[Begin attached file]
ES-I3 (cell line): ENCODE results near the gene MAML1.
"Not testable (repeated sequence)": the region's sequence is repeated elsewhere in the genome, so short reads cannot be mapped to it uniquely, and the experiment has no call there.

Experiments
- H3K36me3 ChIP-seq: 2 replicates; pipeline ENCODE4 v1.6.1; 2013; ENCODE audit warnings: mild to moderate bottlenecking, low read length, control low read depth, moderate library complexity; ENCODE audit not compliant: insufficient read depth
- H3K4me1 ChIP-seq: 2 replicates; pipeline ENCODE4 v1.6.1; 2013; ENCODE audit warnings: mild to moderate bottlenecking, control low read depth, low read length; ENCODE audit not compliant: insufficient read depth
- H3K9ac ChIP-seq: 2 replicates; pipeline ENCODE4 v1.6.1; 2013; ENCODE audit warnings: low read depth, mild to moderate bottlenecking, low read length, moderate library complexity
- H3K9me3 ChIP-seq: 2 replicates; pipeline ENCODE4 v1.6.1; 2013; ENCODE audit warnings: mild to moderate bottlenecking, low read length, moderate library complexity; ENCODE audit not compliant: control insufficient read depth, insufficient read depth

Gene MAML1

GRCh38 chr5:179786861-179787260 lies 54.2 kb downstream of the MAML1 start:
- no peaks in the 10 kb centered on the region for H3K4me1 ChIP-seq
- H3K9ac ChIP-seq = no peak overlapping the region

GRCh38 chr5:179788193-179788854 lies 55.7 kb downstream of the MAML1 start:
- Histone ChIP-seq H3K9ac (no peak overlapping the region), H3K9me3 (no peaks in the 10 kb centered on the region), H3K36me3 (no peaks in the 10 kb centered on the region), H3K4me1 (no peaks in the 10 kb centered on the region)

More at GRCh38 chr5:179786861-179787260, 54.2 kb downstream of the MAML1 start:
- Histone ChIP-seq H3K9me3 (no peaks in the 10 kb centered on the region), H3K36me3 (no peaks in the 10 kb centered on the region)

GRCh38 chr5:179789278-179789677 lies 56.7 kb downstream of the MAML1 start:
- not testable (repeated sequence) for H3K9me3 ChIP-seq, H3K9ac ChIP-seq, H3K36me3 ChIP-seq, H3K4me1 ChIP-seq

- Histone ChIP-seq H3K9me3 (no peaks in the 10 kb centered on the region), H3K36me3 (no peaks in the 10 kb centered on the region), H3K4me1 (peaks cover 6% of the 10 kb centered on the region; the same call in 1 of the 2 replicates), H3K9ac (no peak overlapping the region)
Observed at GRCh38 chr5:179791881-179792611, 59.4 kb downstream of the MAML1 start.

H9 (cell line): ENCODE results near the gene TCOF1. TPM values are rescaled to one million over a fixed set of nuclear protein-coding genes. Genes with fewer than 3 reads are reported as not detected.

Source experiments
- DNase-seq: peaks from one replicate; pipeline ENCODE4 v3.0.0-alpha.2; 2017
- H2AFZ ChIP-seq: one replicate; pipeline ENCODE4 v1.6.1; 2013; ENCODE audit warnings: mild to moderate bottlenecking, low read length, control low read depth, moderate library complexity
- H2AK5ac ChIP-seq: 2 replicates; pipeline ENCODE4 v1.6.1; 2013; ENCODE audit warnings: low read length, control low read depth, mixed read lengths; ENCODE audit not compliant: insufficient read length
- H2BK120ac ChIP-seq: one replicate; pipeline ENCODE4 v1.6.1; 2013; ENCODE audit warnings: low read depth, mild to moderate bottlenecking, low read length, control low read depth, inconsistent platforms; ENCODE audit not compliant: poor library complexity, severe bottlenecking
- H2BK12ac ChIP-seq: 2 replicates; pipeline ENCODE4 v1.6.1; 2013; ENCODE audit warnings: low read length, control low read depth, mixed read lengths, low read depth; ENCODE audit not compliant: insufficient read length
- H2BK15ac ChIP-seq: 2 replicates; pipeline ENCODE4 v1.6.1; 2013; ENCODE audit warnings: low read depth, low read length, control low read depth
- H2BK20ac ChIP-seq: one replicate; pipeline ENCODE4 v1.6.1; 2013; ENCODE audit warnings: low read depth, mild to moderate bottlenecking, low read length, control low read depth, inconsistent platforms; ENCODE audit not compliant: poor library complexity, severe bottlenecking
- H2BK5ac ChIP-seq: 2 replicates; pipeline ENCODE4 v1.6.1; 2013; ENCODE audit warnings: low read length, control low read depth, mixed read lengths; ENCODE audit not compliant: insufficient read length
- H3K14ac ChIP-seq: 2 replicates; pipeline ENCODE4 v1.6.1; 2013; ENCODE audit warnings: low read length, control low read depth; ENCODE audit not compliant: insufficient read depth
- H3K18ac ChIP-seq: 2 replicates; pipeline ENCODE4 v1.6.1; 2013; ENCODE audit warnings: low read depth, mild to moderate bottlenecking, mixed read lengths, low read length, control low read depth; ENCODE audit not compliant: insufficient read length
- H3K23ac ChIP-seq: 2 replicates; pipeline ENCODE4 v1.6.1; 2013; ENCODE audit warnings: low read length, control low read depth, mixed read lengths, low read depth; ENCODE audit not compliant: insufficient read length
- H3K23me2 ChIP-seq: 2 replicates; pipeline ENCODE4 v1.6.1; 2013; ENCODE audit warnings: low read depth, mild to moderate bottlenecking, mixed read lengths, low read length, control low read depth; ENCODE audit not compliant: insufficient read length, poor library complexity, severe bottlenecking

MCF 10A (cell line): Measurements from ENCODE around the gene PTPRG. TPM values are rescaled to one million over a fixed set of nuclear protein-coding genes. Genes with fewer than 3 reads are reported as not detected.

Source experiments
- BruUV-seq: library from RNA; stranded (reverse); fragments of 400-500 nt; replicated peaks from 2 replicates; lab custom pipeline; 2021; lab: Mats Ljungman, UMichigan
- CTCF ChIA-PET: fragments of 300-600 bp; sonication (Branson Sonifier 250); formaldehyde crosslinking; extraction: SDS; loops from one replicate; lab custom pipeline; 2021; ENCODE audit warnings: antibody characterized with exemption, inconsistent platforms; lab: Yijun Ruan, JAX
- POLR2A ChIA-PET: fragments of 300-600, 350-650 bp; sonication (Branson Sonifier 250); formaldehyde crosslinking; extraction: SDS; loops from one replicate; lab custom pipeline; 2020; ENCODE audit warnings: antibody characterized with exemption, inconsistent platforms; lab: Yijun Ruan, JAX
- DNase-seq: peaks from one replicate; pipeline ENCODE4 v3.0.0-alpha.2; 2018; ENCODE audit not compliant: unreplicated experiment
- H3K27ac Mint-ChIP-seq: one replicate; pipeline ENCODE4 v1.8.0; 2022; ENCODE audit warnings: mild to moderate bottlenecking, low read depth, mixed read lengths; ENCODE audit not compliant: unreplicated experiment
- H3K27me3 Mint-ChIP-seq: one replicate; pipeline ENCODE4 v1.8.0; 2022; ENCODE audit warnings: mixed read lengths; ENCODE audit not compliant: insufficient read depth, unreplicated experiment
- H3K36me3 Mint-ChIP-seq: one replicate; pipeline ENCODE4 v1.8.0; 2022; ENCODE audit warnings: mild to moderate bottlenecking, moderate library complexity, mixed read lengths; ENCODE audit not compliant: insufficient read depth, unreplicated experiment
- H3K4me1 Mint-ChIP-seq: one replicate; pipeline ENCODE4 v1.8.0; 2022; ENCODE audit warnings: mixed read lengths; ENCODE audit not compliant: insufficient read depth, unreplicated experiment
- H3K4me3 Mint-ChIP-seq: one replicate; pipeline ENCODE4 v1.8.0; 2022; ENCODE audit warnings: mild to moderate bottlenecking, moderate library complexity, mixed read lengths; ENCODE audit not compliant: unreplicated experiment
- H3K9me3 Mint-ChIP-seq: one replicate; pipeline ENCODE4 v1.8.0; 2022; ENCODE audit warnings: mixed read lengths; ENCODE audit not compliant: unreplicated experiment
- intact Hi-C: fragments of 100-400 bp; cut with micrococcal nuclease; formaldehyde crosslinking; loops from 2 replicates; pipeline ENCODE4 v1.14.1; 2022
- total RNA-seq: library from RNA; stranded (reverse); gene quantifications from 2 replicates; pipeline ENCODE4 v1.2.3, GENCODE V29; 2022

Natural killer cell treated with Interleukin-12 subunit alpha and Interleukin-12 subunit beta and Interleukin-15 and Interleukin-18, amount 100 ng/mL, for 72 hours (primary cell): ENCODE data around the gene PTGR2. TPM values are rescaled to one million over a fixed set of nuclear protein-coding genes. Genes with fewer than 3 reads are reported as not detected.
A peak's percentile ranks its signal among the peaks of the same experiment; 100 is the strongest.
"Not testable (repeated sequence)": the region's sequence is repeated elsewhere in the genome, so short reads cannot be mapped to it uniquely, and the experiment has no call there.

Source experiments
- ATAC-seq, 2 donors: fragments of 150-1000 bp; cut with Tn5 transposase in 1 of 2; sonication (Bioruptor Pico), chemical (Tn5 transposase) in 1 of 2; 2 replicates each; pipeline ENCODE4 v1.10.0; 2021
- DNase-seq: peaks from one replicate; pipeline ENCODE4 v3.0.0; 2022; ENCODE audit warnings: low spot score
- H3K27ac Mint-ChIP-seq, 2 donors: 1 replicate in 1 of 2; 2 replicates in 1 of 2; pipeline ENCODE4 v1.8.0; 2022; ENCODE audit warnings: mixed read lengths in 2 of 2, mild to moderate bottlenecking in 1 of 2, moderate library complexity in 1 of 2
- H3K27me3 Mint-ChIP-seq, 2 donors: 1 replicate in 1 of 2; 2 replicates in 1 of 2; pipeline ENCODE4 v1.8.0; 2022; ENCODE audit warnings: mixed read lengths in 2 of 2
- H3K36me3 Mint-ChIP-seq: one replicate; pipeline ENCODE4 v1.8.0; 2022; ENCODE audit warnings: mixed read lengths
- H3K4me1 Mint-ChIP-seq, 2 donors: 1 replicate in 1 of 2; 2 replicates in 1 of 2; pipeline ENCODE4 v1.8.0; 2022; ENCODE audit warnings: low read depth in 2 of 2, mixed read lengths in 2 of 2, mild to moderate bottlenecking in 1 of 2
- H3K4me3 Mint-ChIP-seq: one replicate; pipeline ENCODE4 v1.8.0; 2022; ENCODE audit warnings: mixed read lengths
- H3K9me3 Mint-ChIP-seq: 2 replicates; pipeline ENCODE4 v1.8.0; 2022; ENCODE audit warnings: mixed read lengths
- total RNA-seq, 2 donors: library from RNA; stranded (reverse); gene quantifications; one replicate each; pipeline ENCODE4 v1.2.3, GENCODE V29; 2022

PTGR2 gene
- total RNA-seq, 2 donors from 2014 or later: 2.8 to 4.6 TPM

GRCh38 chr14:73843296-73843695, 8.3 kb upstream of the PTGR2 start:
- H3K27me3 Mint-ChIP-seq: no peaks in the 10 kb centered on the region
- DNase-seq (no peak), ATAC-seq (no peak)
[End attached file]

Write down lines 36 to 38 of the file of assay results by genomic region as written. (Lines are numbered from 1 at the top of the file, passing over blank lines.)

- BruUV-seq: library from RNA; stranded (reverse); fragments of 400-500 nt; replicated peaks from 2 replicates; lab custom pipeline; 2021; lab: Mats Ljungman, UMichigan
- CTCF ChIA-PET: fragments of 300-600 bp; sonication (Branson Sonifier 250); formaldehyde crosslinking; extraction: SDS; loops from one replicate; lab custom pipeline; 2021; ENCODE audit warnings: antibody characterized with exemption, inconsistent platforms; lab: Yijun Ruan, JAX
- POLR2A ChIA-PET: fragments of 300-600, 350-650 bp; sonication (Branson Sonifier 250); formaldehyde crosslinking; extraction: SDS; loops from one replicate; lab custom pipeline; 2020; ENCODE audit warnings: antibody characterized with exemption, inconsistent platforms; lab: Yijun Ruan, JAX